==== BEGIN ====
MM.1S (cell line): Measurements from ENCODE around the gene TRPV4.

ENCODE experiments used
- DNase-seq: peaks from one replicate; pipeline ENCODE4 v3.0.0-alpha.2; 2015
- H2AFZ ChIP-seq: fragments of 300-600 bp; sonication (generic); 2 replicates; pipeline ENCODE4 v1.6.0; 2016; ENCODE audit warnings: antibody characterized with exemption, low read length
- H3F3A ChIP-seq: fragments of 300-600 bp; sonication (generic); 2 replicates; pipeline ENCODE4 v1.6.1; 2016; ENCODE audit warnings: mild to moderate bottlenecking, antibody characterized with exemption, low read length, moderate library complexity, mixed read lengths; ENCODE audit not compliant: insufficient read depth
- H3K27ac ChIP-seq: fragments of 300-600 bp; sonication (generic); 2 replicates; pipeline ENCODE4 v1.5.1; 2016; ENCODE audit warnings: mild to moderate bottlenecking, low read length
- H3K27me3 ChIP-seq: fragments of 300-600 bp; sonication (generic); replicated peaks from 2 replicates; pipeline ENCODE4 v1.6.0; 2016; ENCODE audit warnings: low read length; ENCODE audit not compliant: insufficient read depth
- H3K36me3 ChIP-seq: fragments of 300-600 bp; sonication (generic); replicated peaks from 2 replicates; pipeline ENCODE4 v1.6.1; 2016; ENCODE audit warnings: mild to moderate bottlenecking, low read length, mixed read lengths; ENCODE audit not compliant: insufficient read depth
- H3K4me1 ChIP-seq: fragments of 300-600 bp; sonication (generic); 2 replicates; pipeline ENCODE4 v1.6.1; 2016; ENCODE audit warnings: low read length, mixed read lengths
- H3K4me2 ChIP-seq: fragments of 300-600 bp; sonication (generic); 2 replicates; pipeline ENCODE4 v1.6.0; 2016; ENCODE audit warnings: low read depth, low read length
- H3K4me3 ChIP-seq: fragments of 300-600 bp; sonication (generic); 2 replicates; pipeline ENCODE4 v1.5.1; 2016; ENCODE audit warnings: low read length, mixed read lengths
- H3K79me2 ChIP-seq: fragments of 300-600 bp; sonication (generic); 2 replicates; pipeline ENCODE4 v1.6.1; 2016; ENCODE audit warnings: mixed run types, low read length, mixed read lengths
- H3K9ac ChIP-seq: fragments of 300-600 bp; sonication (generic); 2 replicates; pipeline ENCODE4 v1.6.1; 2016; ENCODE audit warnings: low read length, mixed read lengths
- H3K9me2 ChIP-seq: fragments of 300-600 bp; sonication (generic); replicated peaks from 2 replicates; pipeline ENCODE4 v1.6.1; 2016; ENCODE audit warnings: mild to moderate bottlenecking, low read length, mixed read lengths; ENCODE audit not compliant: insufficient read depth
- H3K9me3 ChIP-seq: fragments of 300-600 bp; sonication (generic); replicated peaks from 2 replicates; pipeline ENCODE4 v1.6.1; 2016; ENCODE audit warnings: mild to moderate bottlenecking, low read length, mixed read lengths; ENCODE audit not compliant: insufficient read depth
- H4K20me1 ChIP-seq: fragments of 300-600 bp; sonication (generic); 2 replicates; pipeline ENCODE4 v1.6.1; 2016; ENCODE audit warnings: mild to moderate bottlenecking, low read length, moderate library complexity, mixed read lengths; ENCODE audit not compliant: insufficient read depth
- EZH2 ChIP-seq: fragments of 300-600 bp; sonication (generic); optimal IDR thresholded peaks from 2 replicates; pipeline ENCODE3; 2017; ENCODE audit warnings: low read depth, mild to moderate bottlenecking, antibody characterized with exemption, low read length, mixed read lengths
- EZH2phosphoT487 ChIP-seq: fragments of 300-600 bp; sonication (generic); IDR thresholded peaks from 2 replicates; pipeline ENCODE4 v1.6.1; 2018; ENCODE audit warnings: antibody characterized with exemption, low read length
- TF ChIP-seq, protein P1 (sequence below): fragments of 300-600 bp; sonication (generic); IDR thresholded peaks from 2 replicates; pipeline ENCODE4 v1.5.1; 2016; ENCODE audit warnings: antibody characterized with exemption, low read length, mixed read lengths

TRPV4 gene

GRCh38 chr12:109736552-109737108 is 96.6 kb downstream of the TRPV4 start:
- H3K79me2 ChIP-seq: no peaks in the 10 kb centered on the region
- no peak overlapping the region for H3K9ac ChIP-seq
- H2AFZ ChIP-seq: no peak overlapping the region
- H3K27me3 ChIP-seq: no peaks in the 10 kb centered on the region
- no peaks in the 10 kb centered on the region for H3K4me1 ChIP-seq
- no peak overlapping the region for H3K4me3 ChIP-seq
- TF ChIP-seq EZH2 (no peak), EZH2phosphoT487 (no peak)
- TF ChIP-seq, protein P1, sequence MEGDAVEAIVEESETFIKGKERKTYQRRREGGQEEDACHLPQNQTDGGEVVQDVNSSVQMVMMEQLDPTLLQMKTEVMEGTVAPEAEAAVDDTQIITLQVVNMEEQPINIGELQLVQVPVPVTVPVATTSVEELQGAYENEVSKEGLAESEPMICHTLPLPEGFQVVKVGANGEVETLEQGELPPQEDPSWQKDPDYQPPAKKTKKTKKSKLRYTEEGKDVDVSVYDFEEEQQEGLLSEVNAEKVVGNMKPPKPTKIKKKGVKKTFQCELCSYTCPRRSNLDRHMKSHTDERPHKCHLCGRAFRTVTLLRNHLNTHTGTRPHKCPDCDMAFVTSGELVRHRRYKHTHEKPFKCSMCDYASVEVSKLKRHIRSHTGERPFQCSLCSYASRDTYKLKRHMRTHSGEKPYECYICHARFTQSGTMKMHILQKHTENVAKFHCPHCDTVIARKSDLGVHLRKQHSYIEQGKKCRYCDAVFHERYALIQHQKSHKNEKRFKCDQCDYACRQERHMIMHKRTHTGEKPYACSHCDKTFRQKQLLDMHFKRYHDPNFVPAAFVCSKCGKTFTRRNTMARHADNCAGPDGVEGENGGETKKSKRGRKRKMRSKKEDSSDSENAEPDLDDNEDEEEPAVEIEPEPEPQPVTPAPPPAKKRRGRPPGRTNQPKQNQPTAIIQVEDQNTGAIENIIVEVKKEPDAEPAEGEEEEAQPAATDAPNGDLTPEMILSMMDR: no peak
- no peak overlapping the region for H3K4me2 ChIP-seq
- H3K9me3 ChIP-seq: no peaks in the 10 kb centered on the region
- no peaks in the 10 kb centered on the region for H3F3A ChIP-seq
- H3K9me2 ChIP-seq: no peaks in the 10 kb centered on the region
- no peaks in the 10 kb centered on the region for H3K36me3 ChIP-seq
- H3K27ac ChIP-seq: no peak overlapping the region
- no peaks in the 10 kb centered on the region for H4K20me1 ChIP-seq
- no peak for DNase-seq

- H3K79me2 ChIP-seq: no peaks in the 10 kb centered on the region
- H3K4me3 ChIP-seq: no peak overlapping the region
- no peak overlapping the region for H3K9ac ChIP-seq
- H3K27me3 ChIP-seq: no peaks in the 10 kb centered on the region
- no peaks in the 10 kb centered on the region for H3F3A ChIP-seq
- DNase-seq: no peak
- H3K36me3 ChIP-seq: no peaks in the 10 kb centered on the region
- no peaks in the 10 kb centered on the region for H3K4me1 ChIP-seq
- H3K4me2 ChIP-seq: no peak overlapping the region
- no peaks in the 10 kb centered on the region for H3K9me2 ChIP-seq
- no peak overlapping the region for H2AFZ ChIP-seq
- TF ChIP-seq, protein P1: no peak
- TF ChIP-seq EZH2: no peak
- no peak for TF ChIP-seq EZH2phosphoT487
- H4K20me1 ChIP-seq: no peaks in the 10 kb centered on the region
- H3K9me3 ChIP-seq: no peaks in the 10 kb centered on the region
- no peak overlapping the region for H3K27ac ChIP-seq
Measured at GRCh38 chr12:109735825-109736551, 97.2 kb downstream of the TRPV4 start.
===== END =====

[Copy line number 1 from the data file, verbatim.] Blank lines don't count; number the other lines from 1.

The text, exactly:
MM.1S (cell line): Measurements from ENCODE around the gene TRPV4.